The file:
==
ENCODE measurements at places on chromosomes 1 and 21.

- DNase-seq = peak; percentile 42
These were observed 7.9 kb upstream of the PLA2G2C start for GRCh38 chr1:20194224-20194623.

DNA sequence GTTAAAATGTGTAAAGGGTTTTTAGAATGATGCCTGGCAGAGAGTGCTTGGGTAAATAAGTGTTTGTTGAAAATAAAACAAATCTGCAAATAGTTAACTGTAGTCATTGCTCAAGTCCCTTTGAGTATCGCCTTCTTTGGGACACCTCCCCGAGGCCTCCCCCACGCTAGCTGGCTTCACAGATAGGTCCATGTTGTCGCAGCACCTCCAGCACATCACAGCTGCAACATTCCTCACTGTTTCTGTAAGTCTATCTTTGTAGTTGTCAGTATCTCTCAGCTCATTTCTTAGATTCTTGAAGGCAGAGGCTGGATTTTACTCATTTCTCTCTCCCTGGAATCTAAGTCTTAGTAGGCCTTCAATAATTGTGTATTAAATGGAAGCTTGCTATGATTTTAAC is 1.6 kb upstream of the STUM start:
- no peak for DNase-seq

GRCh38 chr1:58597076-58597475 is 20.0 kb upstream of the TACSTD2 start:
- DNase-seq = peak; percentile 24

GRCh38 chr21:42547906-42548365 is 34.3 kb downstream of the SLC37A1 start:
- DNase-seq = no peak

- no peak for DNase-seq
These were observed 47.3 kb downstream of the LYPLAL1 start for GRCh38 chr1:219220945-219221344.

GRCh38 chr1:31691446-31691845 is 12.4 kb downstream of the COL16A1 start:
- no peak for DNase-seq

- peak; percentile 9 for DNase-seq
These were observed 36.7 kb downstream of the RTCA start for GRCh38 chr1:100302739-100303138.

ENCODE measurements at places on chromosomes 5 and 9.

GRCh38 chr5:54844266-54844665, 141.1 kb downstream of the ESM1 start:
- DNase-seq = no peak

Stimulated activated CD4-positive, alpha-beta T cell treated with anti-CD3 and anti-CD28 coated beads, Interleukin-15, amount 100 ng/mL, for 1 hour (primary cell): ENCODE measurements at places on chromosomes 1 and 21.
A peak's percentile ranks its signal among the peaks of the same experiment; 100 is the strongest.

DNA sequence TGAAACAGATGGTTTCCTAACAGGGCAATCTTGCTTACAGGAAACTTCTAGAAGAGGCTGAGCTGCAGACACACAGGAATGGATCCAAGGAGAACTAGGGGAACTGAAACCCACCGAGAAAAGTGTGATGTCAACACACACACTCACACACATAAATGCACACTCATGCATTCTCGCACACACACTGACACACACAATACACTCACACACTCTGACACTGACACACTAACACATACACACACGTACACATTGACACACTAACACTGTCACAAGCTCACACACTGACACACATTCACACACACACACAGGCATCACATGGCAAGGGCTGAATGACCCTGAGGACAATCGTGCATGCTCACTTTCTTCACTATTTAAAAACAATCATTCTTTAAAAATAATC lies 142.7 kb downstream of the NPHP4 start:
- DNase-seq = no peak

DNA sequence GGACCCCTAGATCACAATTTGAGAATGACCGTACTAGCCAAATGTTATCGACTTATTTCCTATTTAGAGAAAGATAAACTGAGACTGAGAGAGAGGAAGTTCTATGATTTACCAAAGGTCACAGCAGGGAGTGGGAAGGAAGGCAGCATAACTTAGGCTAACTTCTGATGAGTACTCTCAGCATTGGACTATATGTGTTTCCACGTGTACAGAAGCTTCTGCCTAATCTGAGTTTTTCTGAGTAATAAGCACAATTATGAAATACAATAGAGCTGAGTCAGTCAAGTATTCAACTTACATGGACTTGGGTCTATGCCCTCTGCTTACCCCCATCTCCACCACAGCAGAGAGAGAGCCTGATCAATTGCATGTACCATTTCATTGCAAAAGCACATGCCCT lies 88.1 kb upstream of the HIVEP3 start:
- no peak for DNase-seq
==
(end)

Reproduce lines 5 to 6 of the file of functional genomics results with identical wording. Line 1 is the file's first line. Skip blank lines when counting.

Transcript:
- no peak for DNase-seq

GRCh38 chr1:58597076-58597475 is 20.0 kb upstream of the TACSTD2 start: